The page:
Few, if any, residents of Portknockie now will recall small boats being built in the back yard of our Pirie family home at 28 Seafield Street.
Our uncle, William Lewis Pirie, was a carpenter and boatbuilder, and continued to live at 28 Seafield Street, Portknockie until he emigrated to Australia in December 1968.
William worked at the Herd & MacKenzie Shipyard in Buckie, mostly in the lofting shed where the boat designer's scale drawings would be read and the component parts 'lofted', ie drawn out full size to create patterns for the parts, which were usually curved, often in three dimensions. Lofting tables (tables of offsets) were used to mark out the points of the required curves so they could be drawn. Once the components had been lofted, the boat builders could cut wood to the shape of the patterns ready for the build.
In this YouTube video, Herd & MacKenzie Boat builder's Buckie, the lofting shed and some of the wooden boat building activities can be seen.
He also taught a Shipbuilding Drawing class at Buckie Further Education Evening School.
After emigrating to Australia, William worked as a boat designer at Dillingham Shipyards (WA) Pty Ltd in North Fremantle, Western Australia.
Here are some photographs of William's activities, including building small boats in the back yard, and launching and sailing them at Portknockie Harbour.
A presentation in the lofting shed at Herd & MacKenzie
(William is standing far right)
William in the timber yard at Herd & MacKenzie, marking up wood using patterns
William and colleagues in the timber yard at Herd & MacKenzie
Front view of 28 Seafield Street, Portknockie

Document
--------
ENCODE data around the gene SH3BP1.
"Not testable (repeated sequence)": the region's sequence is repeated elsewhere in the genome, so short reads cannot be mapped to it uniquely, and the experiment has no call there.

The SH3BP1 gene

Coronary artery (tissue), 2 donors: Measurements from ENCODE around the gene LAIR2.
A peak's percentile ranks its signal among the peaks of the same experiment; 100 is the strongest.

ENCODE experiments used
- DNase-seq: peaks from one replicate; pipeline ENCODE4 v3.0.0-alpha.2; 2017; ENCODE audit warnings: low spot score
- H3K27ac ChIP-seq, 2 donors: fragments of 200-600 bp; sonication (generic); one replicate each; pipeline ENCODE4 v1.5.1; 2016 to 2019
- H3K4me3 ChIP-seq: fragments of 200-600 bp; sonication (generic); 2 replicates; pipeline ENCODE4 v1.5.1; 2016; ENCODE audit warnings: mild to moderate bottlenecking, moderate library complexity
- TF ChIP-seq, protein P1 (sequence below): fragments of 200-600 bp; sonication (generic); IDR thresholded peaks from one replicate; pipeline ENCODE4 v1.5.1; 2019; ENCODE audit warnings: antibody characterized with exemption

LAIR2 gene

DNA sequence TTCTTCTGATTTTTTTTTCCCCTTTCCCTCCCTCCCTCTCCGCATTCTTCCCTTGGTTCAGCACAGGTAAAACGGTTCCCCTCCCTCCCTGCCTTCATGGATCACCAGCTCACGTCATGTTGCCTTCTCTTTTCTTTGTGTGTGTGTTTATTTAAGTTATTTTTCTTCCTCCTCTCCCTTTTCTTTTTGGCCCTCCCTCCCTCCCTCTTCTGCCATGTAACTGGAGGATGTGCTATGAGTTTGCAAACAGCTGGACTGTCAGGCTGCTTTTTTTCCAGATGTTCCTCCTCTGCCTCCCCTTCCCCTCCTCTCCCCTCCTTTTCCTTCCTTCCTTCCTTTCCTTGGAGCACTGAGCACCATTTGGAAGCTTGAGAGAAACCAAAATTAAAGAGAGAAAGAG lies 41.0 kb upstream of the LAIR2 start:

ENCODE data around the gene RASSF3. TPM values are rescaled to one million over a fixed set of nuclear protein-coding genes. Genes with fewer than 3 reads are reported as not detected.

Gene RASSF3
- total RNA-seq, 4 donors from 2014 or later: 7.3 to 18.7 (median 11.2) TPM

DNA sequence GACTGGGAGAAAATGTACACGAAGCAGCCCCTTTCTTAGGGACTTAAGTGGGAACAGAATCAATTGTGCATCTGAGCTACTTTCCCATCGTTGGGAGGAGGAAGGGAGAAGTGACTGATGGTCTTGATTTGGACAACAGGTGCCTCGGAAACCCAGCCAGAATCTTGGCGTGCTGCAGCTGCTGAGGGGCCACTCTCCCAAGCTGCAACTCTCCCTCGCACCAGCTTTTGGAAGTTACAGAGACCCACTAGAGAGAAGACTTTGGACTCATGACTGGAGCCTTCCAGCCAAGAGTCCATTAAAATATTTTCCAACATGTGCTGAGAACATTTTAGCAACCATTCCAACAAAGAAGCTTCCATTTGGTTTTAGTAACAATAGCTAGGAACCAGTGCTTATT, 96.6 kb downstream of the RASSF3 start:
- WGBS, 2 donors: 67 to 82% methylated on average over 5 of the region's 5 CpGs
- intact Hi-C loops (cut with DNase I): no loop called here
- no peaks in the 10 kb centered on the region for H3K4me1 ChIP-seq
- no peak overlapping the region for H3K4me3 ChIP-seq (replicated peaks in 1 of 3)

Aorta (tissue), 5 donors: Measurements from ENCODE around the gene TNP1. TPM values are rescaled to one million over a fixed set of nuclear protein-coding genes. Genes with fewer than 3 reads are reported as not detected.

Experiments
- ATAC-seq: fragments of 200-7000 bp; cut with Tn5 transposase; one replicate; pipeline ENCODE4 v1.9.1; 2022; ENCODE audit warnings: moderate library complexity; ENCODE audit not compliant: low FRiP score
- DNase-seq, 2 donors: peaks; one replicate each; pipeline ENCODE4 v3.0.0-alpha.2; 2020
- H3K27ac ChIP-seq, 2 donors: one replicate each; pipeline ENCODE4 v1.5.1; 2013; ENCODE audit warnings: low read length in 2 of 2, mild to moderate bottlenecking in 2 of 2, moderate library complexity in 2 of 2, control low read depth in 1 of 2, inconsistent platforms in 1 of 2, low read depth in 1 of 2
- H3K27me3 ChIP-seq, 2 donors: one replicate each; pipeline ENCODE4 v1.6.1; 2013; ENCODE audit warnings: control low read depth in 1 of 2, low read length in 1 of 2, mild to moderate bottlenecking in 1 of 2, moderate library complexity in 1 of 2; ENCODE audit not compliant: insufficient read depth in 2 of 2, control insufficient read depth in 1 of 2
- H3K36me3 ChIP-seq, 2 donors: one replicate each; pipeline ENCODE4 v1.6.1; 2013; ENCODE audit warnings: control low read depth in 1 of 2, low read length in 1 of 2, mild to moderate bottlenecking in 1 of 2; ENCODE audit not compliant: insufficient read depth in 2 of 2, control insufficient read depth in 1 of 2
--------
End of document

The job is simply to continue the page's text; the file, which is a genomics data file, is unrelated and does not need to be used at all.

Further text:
(This photo taken in 2000)
William working on a boat frame in the back yard of 28 Seafield Street
Neighbour Arthur Innes views progress in the back yard
The completed hull in the back yard of 28 Seafield Street
William's brother, James Clarence Alexander Pirie, with the completed boat in the back yard
William's friend, James Flett Wood, visits the completed boat in the back yard
William's boat arrives at Portknockie Harbour on the back of a lorry
The crane about to lift the boat off the lorry
The crane slowly moving the boat out over the harbour
The crane lowers the boat, named 'Constancy', in to the inner harbour at low tide
The crane's work is done
Securing the boat before the tide comes in
The boat is rigged with mast, spar, sail and tiller as the tide comes in
William trys the boat out
William's boat, 'Constancy', returning to Portknockie Harbour
(It is now registered BCK 225)
'Constancy' BCK225 is visited by uncle William Watson Cheyne (centre) and
nephew Fraser Moray Lanchester (right) c1968
Neil Alexander Pirie looks down on his uncle William aboard 'Constancy' BCK225 c1968
'Constancy' BCK225 moored (left) against Portknockie Harbour pier c1968
Another boat frame under construction in the back yard of 28 Seafield Street, this time for a dinghy
William shows off the dinghy in the back yard of 28 Seafield Street
William shows off the dinghy to visitors in the back yard of 28 Seafield Street
Taking some lads for a row in the new dinghy
Testing the dinghy with an outboard motor in Portknockie Harbour
William at Dillingham Shipyards, North Fremantle, Western Australia
William with a trawler ready for launch at Dillingham Shipyards, North Fremantle
William with the trawler 'Aru No.2' ready for launch at Dillingham Shipyards, North Fremantle
We hope you like our photos.